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Does 'many a' take a singular pronoun or a plural one?

Many a is followed by a singular noun. So also does it follow a singular pronoun?

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    I can't think of a case where "Many a" is followed by a pronoun at all. "Many a he"? "Many an it"? Could you include a couple of sentences illustrating what you mean, please? – Andrew Leach Jun 7 '18 at 17:01
  • @AndrewLeach I’m guessing he wants to know what later pronoun to use with a "many a whatever" antecedent. At least, that's the question attempted to answer. :) – tchrist Jun 7 '18 at 17:28
  • What do you mean by "a singular pronoun"? Can you provide an example sentence? – BillJ Jun 7 '18 at 19:09
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There is no one-size-fits-all rule. You simply use whichever pronoun makes sense given the context. Notice how all five of these are different:

  1. Many an old tree was damaged so badly that it had to be cut down and its stump removed.
  2. Many a new student comes to school thinking they know more than their teacher does.
  3. Many a young mother needs extra help at home so she can have some time to herself.
  4. Many a young father is so happy to help his wife in housework and childcare that he seldom even needs to be asked.
  5. Many a young couple are pleasantly surprised when they first meet each other’s parents.

Notice that the last one takes a plural verb.

And regarding pronouns, you shouldn’t be thinking of singular or plural. That’s the wrong axis.

In a comment, Chaim insightfully notes that:

On that view, your only plural is #5, so a one-size-fits-all rule consistent with your examples is to use the same number that you would use if the word "many" were elided: an old tree was damaged, a new student comes thinking that they know stuff, a young mother needs, a young father is happy, and a young couple are pleased.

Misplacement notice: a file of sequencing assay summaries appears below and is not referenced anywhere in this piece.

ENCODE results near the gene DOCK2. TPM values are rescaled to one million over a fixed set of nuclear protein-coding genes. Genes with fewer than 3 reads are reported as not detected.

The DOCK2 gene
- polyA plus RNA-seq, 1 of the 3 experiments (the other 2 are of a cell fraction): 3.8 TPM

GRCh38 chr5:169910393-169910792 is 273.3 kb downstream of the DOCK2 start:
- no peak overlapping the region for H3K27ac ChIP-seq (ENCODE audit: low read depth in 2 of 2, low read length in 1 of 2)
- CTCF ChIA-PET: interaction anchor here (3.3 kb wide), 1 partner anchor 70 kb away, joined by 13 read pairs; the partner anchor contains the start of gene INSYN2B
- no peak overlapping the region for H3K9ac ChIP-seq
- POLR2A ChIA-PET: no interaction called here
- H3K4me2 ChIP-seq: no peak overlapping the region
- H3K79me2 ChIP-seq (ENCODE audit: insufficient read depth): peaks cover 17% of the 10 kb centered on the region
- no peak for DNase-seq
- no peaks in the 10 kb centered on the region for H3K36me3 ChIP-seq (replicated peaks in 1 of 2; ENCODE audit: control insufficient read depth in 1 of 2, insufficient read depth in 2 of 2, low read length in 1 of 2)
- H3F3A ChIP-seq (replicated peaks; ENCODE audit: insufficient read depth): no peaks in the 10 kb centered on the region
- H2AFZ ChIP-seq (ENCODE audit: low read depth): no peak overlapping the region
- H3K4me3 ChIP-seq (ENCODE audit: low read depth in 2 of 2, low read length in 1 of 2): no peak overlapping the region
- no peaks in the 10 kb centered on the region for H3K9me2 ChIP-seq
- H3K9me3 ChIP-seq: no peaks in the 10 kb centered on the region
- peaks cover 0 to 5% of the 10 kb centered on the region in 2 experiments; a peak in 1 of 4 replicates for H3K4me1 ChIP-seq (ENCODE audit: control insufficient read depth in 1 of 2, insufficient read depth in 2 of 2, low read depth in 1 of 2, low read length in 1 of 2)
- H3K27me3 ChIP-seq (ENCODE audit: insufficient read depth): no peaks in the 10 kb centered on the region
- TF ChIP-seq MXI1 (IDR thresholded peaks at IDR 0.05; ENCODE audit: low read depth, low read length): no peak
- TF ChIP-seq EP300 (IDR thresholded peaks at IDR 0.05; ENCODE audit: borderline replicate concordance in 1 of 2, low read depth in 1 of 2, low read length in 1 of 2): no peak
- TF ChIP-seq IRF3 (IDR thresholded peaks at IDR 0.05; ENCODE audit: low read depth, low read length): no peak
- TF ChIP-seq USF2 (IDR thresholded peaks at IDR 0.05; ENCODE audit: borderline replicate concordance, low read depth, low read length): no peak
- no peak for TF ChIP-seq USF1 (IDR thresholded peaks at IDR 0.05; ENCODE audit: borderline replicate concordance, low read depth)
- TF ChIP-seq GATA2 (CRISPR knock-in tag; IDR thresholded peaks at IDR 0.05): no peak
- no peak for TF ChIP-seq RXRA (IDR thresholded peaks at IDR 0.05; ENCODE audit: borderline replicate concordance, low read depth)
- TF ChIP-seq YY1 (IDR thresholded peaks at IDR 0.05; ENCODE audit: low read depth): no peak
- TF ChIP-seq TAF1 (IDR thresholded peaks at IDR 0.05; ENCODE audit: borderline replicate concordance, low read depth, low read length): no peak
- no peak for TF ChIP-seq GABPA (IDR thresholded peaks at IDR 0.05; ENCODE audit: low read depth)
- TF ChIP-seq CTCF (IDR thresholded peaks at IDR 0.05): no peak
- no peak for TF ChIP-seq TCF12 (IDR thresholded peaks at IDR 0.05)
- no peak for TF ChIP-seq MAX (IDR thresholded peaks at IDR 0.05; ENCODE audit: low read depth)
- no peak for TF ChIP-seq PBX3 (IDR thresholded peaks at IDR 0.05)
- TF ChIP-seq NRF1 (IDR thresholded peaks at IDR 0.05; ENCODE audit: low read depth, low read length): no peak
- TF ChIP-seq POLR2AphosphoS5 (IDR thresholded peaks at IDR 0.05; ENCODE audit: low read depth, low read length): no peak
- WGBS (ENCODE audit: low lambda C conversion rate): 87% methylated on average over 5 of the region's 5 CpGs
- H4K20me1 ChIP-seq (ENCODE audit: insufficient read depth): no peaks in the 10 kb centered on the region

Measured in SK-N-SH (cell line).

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    Personally I would switch #2 to "thinking he knows more than his teacher does." Is this just an aesthetic difference, or avoidance of the default to male pronouns? If so, it seems plausible to advise use of singular language in all examples but those like #5, where a young couple might be surprised what they do regardless of the "Many a" business. – Chaim Jun 7 '18 at 17:47
  • @Chaim It isn't avoidance so much as it is that to most native speakers today, using he for both genders somehow sounds wrong: a girl shouldn't be a he or a him. Just like you, they can be a singular pronoun — but doesn’t have to be. Which it is depends on the number of the referent but it still takes plural concord in the verb. Both you and they are alike in that regard. – tchrist Jun 7 '18 at 18:15
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    On that view, your only plural is #5, so a one-size-fits-all rule consistent with your examples is to use the same number that you would use if the word "many" were elided: an old tree was damaged, a new student comes thinking that they know stuff, a young mother needs, a young father is happy, and a young couple are pleased. – Chaim Jun 7 '18 at 18:21
  • @Chaim Yes, you're exactly right. – tchrist Jun 7 '18 at 18:21
  • Both singular and plural verbs for "couple" are currently in use, though plural remains a bit more common, especially in BrE. I am more likely to use singular, which is why that sentence felt wrong to me at first and I had to look it up. – Kamil Drakari Jun 7 '18 at 19:38

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